A new class of estimation methods are developed that can optimally utilize minima resources for high-precision pose tracking. This project develops the first formal methodologies for providing selections of parameters (e.g., camera frame rate, image resolution, number and type of detected features) for small portable devices to delay depletion of the battery. The approach is based on a rigorous study of the properties of the pose tracking problem with visual and inertial sensors and (1) identifies the fundamental limits of the attainable estimation accuracy, and (2) allows the analytical prediction of the accuracy as a function of the use of the sensing and processing resources. This makes possible the development of algorithms that optimally allocate system resources whose design relies on an optimization framework where the estimation errors constitute the cost function to be minimized, the resource limitations are explicitly modeled as constraints, and all the relevant design parameters (e.g., camera frame rate, number of features used) are the optimization variables. The immediate impact of this research effort is the increased cost efficiency and accuracy for navigation tasks in diverse applications.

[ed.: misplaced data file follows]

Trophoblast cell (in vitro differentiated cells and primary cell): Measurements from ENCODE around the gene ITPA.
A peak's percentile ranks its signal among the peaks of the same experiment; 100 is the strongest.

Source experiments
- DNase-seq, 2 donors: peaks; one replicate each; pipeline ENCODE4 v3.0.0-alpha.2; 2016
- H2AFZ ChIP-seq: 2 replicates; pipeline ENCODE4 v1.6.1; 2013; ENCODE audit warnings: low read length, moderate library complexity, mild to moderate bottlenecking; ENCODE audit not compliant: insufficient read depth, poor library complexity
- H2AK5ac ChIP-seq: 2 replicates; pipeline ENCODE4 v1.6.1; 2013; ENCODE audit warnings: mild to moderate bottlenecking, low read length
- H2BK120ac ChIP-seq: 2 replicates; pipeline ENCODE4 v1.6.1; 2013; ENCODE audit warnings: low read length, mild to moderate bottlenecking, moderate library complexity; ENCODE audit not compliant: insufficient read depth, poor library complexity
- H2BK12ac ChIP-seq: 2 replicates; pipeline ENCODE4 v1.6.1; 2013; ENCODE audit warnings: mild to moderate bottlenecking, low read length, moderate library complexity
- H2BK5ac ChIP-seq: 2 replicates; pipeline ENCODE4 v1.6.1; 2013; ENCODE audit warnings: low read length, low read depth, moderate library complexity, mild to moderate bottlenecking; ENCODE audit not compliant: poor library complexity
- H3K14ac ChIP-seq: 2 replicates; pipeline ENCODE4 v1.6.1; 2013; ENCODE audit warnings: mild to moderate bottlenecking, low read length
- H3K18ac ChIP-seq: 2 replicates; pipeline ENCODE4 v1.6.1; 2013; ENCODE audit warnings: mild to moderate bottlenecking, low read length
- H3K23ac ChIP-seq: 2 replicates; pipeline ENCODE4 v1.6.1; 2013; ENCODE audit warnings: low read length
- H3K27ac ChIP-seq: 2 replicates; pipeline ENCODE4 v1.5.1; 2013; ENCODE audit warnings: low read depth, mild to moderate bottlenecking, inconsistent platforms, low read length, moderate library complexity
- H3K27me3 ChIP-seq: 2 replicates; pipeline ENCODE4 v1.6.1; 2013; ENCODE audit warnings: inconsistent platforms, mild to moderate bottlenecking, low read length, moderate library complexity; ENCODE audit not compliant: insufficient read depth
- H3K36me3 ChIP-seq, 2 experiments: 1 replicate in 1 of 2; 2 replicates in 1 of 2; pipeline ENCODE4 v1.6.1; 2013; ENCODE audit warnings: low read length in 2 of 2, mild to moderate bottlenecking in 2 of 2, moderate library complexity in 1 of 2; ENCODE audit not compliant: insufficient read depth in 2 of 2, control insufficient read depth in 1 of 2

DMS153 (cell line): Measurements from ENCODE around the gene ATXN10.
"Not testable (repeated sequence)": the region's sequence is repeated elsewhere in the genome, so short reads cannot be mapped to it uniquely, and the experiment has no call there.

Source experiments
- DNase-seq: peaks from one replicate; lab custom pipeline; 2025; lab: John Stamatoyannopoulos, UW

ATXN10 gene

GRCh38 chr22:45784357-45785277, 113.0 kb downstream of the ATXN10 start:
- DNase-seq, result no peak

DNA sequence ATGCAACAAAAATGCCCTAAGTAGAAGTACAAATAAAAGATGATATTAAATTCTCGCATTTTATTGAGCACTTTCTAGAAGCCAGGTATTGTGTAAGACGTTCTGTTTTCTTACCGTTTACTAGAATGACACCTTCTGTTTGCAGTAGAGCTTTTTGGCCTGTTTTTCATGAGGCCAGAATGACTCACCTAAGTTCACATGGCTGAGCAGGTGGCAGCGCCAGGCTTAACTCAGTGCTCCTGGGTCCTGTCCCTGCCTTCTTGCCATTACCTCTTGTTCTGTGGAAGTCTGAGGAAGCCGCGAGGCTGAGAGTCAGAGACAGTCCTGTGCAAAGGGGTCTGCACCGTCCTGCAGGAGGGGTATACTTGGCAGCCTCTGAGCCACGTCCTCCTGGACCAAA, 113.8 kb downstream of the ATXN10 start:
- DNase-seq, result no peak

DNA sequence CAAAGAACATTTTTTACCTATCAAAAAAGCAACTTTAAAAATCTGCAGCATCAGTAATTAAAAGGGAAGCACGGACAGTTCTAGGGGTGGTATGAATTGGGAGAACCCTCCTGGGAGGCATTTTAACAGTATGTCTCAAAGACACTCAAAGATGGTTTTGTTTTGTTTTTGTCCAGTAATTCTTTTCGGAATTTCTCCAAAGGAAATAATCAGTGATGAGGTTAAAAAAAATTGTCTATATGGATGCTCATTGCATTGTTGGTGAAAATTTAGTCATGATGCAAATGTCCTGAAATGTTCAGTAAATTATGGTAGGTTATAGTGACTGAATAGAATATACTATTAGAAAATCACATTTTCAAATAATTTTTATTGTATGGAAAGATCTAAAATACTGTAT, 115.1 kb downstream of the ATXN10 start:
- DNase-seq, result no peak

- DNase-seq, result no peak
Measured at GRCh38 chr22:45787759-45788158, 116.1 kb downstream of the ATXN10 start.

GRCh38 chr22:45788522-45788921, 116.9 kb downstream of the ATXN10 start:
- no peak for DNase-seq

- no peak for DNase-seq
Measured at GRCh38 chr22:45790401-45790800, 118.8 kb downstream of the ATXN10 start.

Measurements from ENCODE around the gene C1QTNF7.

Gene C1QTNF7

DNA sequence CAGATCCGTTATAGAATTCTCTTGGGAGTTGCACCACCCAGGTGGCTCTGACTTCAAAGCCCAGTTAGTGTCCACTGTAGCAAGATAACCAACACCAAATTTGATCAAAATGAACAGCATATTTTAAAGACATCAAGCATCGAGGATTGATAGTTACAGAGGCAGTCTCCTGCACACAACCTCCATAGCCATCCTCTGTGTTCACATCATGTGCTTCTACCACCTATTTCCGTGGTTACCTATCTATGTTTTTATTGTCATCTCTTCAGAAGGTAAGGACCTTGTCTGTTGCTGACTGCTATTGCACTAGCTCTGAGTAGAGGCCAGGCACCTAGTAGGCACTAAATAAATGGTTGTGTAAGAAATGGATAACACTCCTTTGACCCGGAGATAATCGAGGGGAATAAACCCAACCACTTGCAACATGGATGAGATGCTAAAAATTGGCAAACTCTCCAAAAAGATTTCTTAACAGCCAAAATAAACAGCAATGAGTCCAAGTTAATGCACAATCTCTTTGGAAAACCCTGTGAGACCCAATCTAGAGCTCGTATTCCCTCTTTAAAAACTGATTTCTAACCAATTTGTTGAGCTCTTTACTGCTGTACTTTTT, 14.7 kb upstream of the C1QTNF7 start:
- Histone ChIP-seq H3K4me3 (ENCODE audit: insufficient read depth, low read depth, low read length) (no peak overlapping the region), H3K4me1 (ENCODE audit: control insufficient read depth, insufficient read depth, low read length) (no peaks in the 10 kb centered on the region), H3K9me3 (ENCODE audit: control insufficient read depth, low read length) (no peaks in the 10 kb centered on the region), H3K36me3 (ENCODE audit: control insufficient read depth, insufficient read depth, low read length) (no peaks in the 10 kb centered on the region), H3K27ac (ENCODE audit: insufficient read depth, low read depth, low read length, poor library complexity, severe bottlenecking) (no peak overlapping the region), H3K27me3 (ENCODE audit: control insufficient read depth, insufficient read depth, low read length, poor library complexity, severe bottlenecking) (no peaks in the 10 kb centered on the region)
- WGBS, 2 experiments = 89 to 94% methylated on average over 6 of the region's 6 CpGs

The developed technology is available to the wider community through open-source position-tracking software for mobile phone devices and provides useful assistive technology. We engage K-12 students at local outreach events and introduce them to engineering as well collaborate with MESA, a long-standing program at the University of California at Riverside with a proven record of attracting underrepresented minority students to science and engineering.